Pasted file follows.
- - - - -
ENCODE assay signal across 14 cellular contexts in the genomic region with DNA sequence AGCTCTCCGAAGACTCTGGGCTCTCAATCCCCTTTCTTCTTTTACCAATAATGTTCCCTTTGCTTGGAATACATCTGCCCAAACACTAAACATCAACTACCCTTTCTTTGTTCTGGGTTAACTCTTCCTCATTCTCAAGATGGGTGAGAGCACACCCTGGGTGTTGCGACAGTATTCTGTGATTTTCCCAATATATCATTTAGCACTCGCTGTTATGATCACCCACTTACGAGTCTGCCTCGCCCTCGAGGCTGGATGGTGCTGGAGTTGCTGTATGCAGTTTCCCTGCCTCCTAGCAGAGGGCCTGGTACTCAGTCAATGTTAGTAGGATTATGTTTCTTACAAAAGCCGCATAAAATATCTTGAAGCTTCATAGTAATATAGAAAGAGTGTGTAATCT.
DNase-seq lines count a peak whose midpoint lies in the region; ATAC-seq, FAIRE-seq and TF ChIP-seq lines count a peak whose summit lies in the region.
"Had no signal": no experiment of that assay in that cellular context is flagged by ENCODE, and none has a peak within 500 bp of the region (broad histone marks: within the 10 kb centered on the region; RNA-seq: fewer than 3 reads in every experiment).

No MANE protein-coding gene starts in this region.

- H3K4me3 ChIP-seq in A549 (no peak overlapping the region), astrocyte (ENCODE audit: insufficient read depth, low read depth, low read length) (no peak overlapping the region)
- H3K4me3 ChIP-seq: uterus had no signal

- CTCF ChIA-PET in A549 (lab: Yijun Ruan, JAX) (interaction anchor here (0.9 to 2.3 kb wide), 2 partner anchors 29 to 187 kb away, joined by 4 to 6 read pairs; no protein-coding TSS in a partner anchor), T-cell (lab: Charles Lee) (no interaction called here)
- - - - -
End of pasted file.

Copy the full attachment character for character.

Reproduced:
ENCODE assay signal across 14 cellular contexts in the genomic region with DNA sequence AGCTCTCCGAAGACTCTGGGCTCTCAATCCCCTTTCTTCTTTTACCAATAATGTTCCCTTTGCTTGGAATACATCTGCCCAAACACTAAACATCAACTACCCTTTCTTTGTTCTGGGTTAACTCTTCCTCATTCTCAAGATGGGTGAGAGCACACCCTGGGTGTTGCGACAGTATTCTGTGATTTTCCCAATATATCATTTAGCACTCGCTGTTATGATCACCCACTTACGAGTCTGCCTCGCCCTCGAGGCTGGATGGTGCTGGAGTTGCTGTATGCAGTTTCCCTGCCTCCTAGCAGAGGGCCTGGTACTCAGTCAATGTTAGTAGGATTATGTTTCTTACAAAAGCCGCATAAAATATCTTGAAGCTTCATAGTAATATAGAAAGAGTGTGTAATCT.
DNase-seq lines count a peak whose midpoint lies in the region; ATAC-seq, FAIRE-seq and TF ChIP-seq lines count a peak whose summit lies in the region.
"Had no signal": no experiment of that assay in that cellular context is flagged by ENCODE, and none has a peak within 500 bp of the region (broad histone marks: within the 10 kb centered on the region; RNA-seq: fewer than 3 reads in every experiment).

No MANE protein-coding gene starts in this region.

- H3K4me3 ChIP-seq in A549 (no peak overlapping the region), astrocyte (ENCODE audit: insufficient read depth, low read depth, low read length) (no peak overlapping the region)
- H3K4me3 ChIP-seq: uterus had no signal

- CTCF ChIA-PET in A549 (lab: Yijun Ruan, JAX) (interaction anchor here (0.9 to 2.3 kb wide), 2 partner anchors 29 to 187 kb away, joined by 4 to 6 read pairs; no protein-coding TSS in a partner anchor), T-cell (lab: Charles Lee) (no interaction called here)